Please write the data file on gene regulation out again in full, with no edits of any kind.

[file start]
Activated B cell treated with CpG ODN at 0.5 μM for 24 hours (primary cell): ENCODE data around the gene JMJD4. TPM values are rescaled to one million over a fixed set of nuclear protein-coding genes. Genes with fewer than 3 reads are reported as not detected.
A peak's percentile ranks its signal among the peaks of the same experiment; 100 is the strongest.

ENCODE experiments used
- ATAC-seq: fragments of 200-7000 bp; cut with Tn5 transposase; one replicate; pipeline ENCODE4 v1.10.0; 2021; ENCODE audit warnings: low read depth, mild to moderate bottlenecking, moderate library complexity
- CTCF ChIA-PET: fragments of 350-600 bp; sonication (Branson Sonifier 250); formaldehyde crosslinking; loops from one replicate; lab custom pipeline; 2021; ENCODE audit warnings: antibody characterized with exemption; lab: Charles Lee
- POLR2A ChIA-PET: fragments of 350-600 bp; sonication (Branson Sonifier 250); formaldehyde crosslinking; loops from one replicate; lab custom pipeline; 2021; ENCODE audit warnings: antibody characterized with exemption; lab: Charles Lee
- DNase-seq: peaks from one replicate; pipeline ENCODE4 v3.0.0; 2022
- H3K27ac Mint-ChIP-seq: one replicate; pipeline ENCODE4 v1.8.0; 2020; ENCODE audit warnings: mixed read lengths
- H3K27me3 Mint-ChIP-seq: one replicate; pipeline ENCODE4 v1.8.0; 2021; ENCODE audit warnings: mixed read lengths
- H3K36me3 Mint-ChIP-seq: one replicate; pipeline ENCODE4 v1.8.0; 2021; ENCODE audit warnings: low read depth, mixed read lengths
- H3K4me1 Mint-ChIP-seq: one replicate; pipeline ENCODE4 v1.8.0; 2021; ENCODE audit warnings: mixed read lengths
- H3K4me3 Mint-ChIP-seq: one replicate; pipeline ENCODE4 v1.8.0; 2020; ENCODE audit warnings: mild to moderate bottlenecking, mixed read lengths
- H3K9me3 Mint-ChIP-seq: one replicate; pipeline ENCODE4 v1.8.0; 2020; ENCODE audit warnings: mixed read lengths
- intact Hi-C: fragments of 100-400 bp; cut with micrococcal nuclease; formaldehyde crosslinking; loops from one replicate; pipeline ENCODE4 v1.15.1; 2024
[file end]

Activated B cell treated with CpG ODN at 0.5 μM for 24 hours (primary cell): ENCODE data around the gene JMJD4. TPM values are rescaled to one million over a fixed set of nuclear protein-coding genes. Genes with fewer than 3 reads are reported as not detected.
A peak's percentile ranks its signal among the peaks of the same experiment; 100 is the strongest.

ENCODE experiments used
- ATAC-seq: fragments of 200-7000 bp; cut with Tn5 transposase; one replicate; pipeline ENCODE4 v1.10.0; 2021; ENCODE audit warnings: low read depth, mild to moderate bottlenecking, moderate library complexity
- CTCF ChIA-PET: fragments of 350-600 bp; sonication (Branson Sonifier 250); formaldehyde crosslinking; loops from one replicate; lab custom pipeline; 2021; ENCODE audit warnings: antibody characterized with exemption; lab: Charles Lee
- POLR2A ChIA-PET: fragments of 350-600 bp; sonication (Branson Sonifier 250); formaldehyde crosslinking; loops from one replicate; lab custom pipeline; 2021; ENCODE audit warnings: antibody characterized with exemption; lab: Charles Lee
- DNase-seq: peaks from one replicate; pipeline ENCODE4 v3.0.0; 2022
- H3K27ac Mint-ChIP-seq: one replicate; pipeline ENCODE4 v1.8.0; 2020; ENCODE audit warnings: mixed read lengths
- H3K27me3 Mint-ChIP-seq: one replicate; pipeline ENCODE4 v1.8.0; 2021; ENCODE audit warnings: mixed read lengths
- H3K36me3 Mint-ChIP-seq: one replicate; pipeline ENCODE4 v1.8.0; 2021; ENCODE audit warnings: low read depth, mixed read lengths
- H3K4me1 Mint-ChIP-seq: one replicate; pipeline ENCODE4 v1.8.0; 2021; ENCODE audit warnings: mixed read lengths
- H3K4me3 Mint-ChIP-seq: one replicate; pipeline ENCODE4 v1.8.0; 2020; ENCODE audit warnings: mild to moderate bottlenecking, mixed read lengths
- H3K9me3 Mint-ChIP-seq: one replicate; pipeline ENCODE4 v1.8.0; 2020; ENCODE audit warnings: mixed read lengths
- intact Hi-C: fragments of 100-400 bp; cut with micrococcal nuclease; formaldehyde crosslinking; loops from one replicate; pipeline ENCODE4 v1.15.1; 2024